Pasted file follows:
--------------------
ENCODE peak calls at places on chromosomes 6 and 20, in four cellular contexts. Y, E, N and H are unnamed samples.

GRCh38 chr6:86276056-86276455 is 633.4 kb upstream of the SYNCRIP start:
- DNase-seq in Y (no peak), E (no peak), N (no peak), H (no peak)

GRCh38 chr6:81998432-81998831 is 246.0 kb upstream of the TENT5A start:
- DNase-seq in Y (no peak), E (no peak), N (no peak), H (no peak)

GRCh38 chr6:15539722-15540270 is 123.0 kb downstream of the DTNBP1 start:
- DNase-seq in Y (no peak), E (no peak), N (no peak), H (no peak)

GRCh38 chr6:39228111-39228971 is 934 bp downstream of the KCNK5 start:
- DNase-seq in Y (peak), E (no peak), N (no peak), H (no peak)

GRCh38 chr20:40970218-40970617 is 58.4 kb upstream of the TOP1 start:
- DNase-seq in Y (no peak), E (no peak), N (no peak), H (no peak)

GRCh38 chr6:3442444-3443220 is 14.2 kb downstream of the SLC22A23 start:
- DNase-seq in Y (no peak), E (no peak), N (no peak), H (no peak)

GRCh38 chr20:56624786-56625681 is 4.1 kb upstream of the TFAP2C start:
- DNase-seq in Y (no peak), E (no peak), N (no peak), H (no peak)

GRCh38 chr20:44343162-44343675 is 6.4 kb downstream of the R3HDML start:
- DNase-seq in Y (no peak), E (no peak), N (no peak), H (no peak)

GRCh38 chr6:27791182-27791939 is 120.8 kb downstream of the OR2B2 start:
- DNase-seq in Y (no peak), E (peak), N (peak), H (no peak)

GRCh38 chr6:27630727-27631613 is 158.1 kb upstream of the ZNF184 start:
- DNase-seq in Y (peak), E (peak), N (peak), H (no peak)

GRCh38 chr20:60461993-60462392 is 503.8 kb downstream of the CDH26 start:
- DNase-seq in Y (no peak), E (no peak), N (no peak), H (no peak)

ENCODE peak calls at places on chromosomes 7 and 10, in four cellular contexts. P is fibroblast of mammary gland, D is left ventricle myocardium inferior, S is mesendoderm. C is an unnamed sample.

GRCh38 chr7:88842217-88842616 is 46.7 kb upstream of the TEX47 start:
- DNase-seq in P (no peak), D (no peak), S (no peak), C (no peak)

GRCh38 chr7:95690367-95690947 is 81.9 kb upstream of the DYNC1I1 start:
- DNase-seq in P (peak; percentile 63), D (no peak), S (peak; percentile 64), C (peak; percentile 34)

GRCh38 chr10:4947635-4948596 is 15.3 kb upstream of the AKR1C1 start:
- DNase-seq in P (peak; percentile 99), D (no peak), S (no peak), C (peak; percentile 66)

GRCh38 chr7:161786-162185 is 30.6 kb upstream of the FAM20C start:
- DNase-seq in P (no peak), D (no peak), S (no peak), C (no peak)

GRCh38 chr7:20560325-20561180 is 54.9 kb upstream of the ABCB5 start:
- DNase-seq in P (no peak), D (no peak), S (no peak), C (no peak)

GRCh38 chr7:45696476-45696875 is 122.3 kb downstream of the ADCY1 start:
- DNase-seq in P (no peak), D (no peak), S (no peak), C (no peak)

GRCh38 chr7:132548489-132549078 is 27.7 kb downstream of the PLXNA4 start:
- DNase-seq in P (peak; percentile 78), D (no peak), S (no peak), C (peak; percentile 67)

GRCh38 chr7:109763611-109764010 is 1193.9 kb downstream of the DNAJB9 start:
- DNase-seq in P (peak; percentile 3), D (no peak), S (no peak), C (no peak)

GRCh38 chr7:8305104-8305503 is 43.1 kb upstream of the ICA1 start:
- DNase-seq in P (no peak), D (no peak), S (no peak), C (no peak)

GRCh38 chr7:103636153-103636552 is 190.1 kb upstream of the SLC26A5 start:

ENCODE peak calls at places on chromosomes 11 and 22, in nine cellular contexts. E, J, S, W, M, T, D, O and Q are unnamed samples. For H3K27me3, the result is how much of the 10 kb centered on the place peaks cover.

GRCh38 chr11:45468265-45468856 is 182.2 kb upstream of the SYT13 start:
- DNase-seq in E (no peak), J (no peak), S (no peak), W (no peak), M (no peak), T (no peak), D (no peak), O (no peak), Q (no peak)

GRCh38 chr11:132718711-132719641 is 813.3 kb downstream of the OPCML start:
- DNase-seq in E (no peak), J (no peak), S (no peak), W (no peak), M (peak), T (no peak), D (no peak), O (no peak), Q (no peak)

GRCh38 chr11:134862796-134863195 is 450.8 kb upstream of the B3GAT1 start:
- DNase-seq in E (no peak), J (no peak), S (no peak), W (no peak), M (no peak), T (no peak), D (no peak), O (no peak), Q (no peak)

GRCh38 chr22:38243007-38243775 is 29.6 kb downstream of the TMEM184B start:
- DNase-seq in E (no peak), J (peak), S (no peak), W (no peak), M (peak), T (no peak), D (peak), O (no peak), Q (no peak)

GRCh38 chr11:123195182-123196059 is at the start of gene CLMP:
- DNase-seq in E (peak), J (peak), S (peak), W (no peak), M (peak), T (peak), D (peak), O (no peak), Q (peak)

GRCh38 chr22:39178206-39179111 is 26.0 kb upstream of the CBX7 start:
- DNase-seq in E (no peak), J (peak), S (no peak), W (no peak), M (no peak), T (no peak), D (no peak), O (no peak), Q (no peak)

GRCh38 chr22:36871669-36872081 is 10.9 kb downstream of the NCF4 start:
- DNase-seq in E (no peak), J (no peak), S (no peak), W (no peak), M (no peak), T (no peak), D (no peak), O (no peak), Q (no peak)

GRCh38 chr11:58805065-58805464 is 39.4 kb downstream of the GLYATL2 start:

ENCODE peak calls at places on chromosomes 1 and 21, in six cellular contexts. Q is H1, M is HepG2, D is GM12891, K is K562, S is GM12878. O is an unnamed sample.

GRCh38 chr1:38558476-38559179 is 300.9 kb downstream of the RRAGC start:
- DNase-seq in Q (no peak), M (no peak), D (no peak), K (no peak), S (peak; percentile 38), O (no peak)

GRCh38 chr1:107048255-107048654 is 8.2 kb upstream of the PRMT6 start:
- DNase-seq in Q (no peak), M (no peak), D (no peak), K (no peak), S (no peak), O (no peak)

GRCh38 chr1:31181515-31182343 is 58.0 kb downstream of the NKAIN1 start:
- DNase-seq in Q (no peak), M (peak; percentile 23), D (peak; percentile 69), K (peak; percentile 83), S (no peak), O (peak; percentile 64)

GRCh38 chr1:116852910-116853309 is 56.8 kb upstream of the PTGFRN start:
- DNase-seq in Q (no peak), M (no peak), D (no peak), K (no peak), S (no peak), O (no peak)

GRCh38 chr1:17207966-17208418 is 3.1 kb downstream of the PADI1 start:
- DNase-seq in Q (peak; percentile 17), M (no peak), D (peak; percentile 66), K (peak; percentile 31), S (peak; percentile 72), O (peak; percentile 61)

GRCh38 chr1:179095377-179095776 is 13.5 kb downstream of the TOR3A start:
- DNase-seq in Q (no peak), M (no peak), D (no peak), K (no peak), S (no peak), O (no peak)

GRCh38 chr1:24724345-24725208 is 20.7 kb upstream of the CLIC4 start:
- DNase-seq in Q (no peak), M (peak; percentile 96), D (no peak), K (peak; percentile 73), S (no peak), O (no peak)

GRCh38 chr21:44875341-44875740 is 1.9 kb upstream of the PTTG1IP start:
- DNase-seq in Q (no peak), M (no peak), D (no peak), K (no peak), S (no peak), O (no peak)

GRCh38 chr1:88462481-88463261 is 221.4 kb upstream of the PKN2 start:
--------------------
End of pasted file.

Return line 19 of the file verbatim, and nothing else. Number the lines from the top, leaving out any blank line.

- DNase-seq in Y (no peak), E (peak), N (peak), H (no peak)